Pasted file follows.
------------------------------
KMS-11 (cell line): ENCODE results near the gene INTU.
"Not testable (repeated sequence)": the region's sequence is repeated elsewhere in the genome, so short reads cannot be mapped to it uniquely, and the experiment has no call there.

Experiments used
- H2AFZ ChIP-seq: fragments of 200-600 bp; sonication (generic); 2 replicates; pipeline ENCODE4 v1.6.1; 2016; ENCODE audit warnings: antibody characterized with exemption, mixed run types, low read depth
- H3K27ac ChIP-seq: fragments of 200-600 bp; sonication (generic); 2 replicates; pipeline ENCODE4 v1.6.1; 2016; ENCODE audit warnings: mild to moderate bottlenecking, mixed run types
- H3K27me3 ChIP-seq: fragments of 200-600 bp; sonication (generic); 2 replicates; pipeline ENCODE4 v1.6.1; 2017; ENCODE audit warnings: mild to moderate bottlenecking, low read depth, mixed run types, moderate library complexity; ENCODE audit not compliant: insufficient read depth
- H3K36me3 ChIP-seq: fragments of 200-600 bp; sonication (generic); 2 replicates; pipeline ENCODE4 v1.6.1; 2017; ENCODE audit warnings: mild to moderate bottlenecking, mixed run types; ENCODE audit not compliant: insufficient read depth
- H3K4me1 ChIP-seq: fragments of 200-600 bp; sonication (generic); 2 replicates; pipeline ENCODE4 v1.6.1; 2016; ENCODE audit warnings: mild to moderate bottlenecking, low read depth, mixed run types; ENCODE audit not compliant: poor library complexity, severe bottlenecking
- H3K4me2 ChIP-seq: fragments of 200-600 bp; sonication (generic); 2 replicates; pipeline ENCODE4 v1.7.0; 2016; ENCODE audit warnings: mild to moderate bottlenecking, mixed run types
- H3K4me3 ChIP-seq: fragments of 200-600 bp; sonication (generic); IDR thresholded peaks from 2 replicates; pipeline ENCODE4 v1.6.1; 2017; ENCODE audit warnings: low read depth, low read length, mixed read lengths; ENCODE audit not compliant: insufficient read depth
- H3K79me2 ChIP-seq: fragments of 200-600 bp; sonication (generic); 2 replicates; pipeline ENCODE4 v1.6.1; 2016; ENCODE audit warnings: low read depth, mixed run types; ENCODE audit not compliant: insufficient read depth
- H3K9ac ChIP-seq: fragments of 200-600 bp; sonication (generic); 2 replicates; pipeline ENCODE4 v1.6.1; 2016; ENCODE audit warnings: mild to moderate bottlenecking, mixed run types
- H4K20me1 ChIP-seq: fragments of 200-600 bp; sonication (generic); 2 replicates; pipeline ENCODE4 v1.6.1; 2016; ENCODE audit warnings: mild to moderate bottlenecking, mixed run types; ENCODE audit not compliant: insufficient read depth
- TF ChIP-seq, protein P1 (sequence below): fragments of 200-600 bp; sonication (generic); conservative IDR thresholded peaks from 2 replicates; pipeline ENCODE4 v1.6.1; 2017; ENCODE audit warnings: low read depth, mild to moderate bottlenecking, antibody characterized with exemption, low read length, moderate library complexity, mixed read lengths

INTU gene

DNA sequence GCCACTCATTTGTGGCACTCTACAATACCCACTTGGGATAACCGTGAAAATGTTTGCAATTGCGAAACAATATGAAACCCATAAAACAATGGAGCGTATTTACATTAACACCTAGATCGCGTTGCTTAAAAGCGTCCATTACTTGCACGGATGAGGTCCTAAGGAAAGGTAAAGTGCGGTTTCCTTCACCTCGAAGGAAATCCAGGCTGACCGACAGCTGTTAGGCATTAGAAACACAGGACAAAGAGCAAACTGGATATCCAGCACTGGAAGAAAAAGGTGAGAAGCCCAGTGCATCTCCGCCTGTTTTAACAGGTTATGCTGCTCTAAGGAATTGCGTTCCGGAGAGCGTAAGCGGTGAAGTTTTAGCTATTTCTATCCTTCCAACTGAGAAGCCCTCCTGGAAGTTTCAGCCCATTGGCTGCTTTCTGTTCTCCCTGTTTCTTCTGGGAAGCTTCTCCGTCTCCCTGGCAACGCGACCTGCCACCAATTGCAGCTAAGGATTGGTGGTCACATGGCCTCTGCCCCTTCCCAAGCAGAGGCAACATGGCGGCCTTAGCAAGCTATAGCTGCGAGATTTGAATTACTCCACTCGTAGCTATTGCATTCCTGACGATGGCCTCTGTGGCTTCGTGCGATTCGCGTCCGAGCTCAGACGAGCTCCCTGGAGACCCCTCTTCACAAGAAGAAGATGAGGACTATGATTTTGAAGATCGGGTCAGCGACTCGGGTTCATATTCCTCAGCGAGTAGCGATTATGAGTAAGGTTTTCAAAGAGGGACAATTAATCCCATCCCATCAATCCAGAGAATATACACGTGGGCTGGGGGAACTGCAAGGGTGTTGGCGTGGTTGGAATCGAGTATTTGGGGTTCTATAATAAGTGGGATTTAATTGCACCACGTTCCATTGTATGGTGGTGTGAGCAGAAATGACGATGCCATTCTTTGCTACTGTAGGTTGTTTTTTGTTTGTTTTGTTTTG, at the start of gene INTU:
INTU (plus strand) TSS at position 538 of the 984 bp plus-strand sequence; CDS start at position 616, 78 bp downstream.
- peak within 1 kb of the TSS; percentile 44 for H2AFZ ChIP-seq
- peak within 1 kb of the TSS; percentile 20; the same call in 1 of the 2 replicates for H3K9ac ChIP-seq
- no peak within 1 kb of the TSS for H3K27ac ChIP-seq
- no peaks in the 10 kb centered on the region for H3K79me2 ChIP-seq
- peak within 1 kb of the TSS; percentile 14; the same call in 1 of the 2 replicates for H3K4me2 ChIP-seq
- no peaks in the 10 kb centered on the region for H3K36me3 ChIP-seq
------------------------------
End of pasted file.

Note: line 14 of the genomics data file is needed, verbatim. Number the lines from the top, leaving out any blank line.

- TF ChIP-seq, protein P1 (sequence below): fragments of 200-600 bp; sonication (generic); conservative IDR thresholded peaks from 2 replicates; pipeline ENCODE4 v1.6.1; 2017; ENCODE audit warnings: low read depth, mild to moderate bottlenecking, antibody characterized with exemption, low read length, moderate library complexity, mixed read lengths